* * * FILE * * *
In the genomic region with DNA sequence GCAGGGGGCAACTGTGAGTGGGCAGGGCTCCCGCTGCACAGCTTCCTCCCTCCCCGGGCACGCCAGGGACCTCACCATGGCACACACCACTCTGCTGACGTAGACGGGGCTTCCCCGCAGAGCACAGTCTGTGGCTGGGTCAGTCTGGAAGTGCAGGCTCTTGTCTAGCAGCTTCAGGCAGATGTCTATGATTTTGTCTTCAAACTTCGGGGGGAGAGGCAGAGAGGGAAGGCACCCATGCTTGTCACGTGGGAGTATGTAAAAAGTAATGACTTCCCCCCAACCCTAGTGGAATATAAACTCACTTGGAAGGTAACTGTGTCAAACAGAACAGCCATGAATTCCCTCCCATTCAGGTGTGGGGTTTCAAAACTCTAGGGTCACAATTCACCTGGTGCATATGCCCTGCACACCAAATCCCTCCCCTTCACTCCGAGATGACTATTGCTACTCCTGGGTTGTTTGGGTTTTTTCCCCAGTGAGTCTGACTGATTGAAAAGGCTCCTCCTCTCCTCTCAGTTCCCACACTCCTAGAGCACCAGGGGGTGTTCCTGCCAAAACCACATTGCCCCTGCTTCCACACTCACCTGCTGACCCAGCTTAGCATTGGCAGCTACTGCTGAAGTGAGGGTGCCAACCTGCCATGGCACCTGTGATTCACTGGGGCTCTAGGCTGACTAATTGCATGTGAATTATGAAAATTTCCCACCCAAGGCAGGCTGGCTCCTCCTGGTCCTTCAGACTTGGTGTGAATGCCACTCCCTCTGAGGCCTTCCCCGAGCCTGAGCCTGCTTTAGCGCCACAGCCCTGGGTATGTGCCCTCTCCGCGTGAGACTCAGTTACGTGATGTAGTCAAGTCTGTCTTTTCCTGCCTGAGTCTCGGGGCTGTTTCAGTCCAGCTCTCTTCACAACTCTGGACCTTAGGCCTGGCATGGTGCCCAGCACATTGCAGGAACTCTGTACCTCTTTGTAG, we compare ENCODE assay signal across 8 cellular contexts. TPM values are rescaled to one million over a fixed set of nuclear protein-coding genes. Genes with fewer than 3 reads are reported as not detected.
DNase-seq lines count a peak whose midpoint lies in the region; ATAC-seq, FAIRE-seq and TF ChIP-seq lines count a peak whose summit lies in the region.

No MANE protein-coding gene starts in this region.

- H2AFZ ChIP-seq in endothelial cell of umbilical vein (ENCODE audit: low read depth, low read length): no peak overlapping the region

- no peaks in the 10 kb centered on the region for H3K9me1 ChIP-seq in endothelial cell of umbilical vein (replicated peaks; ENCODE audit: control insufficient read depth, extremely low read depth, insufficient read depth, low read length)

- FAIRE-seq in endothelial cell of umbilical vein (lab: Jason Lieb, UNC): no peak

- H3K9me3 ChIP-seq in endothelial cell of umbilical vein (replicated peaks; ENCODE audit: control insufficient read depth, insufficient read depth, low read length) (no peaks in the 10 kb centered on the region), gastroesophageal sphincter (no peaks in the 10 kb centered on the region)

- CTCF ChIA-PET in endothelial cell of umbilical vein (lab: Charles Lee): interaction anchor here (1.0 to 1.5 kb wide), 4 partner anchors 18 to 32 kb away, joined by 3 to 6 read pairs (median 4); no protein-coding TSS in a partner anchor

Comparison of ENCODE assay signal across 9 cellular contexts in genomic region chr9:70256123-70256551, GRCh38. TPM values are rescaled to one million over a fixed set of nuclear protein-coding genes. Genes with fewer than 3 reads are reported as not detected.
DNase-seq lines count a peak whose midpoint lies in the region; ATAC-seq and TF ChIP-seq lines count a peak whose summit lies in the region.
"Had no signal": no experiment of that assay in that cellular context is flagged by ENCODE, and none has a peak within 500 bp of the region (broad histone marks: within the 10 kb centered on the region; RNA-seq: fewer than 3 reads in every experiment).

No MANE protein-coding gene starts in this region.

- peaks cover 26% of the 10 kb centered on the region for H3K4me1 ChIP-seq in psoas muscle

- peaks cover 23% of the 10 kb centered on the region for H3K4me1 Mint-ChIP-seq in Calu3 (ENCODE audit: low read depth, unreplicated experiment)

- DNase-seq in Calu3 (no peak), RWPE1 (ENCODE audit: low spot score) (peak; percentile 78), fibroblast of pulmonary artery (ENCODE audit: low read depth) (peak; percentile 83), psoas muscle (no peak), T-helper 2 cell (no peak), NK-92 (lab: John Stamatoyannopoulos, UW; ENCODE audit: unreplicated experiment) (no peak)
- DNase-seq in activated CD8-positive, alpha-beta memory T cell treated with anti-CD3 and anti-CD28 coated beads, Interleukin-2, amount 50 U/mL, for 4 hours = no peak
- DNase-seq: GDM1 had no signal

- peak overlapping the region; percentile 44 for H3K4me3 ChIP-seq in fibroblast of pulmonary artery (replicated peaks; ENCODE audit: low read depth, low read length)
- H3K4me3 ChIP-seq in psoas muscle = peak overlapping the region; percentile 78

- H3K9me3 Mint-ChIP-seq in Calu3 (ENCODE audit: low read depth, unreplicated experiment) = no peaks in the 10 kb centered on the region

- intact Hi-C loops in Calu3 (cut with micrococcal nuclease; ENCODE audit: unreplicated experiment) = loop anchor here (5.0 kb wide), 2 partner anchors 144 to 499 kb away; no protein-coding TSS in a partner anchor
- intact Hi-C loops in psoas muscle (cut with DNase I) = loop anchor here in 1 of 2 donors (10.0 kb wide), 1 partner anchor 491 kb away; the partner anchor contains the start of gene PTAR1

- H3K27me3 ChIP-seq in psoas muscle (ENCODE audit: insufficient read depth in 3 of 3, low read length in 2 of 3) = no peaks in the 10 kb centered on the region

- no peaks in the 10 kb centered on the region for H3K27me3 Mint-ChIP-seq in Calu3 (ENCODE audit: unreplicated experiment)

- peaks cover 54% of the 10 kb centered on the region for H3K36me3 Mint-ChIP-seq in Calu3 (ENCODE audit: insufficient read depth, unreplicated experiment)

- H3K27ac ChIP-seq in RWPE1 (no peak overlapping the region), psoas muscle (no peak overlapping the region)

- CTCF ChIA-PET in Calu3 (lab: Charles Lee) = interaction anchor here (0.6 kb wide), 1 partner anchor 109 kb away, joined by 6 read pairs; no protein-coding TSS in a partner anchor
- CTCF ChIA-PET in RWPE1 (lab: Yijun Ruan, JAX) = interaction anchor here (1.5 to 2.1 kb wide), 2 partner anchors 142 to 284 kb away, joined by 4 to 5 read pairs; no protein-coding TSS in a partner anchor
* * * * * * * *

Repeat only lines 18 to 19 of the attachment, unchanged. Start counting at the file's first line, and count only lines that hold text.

- peak overlapping the region; percentile 44 for H3K4me3 ChIP-seq in fibroblast of pulmonary artery (replicated peaks; ENCODE audit: low read depth, low read length)
- H3K4me3 ChIP-seq in psoas muscle = peak overlapping the region; percentile 78